“I am afraid,” he said, “that none of what we call the careers are open to you. You could not enter Parliament, and you are too old for the professions. The services, of course, are impossible. You might write, if your tastes ran that way. Nowadays, it seems to be the fashion to record one’s experiences in print, if—if they should happen to be in any way exceptional. I can think of nothing else!”
“I am very much obliged to you,” Wingrave said. “Your suggestions are eminently practical. I will think them over. Don’t let me keep you any longer!”
“About this evening,” Rocke remarked. “Shall I fix up that little dinner party? You have only to say the word!”
“I am very much obliged to you, but I think not,” answered Wingrave. “I will dine with you alone some evening, with pleasure! Not just as present!”
Rocke looked, as he felt, puzzled. He honestly wished to be of service to this man, but he was at a loss to know what further suggestion he could make. There was something impenetrable about his client, something which he could not arrive at, behind the hard, grim face and measured words. He could not even guess as to what the man’s hopes or intentions were. Eventually, although with some reluctance, he took up his hat.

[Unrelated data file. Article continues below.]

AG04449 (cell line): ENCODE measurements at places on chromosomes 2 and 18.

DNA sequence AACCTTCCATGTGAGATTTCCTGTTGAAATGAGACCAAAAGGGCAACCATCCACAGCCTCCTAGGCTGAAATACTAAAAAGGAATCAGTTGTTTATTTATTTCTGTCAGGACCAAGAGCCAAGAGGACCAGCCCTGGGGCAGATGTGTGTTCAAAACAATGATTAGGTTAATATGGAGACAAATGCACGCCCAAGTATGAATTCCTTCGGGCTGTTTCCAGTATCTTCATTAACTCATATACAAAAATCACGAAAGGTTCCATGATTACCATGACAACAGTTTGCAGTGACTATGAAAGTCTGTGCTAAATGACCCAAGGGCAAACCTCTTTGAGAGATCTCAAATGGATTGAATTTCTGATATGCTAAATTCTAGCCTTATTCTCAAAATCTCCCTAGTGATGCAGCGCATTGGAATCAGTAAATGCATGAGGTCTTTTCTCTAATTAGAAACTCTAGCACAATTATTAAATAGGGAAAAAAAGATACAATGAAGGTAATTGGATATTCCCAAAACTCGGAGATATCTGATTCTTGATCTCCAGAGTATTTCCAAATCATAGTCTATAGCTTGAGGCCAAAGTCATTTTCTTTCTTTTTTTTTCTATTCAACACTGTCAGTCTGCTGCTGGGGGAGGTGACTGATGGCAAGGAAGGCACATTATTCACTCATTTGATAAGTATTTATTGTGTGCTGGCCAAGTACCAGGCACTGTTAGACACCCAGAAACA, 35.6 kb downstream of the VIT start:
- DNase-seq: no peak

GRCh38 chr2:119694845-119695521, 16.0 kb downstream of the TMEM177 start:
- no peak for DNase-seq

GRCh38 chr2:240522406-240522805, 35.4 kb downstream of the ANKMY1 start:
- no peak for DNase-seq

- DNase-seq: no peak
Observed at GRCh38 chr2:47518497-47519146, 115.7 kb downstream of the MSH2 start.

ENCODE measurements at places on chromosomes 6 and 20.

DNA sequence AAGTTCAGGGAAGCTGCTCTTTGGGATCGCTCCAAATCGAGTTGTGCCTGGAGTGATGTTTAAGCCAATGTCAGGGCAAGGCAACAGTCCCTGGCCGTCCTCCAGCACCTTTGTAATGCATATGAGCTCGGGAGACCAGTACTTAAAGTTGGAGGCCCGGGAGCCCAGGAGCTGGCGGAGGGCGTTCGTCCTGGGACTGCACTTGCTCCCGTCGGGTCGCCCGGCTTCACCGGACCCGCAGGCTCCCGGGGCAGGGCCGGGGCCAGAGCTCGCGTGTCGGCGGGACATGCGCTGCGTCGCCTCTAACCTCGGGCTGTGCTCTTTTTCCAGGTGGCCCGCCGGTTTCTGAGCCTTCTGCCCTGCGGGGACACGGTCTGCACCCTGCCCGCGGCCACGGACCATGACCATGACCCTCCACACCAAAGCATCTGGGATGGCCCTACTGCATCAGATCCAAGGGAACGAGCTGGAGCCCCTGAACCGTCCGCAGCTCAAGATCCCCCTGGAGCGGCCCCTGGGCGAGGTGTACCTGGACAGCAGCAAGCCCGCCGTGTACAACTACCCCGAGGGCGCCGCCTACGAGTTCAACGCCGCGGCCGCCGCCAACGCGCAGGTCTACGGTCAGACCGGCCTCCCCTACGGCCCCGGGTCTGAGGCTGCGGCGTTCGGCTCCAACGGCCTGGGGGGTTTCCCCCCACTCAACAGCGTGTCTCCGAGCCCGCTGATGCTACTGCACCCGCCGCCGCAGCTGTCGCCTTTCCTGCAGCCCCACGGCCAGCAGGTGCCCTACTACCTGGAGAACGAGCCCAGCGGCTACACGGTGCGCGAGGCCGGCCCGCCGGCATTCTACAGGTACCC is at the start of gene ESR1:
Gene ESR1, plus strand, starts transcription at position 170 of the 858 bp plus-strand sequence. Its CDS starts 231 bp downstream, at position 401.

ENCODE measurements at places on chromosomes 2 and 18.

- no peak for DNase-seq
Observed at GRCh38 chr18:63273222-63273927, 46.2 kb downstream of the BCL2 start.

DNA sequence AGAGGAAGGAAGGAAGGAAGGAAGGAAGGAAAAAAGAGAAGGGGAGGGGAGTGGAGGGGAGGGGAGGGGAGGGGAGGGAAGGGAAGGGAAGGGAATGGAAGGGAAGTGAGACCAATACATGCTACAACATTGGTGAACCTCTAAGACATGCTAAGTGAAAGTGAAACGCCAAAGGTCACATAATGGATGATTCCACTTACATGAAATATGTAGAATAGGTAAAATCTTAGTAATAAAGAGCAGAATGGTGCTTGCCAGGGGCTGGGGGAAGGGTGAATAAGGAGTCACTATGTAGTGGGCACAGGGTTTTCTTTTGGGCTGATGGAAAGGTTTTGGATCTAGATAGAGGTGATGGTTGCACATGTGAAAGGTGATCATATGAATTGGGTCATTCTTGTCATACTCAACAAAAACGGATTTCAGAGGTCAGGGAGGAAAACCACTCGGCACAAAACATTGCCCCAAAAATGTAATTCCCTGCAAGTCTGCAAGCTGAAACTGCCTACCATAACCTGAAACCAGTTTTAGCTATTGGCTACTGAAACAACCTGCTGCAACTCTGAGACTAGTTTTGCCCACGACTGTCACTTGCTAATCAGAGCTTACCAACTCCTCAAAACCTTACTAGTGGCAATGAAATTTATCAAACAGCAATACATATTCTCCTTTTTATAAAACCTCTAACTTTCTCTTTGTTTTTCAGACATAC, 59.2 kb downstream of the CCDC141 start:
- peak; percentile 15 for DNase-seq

“Well, Sir Wingrave,” he said, “if there is really nothing I can do for you, I will go. If you should change your mind, you have only to telephone. You can command me at any time. I am only anxious to be of service to you.”
“You have already been of service to me,” Wingrave answered quietly. “You have spoken the truth! You have helped me to realize my position more exactly. Will you give your father my compliments and thanks, and say that I am entirely satisfied with the firm’s conduct of affairs during my—absence?”
“Certainly,” he said. “That will please the governor! I must be off now. I hope you’ll soon be feeling quite yourself again, Sir Wingrave! It must seem a bit odd at first, I suppose, but it will wear off all right. What you want, after all, is society. Much better let me arrange that little dinner for tonight!”
Wingrave shook his head.
“Later on, perhaps,” he answered. “Good morning!”
A STUDENT OF CHARACTER
Left alone, Wingrave walked for several minutes up and down the room, his hands behind him, his head bent. He walked, not restlessly, but with measured footsteps. His mind was fixed steadfastly upon the one immediate problem of his own future. His interview with Rocke had unsettled—to a certain extent unnerved—him. Was this freedom for which he had longed so passionately, this return into civilized life, to mean simply the exchange of an iron-barred cell for a palace whose outer gates were as hopelessly locked, even though the key was of gold! Freedom! Was it after all an illusion? Was his to be the hog’s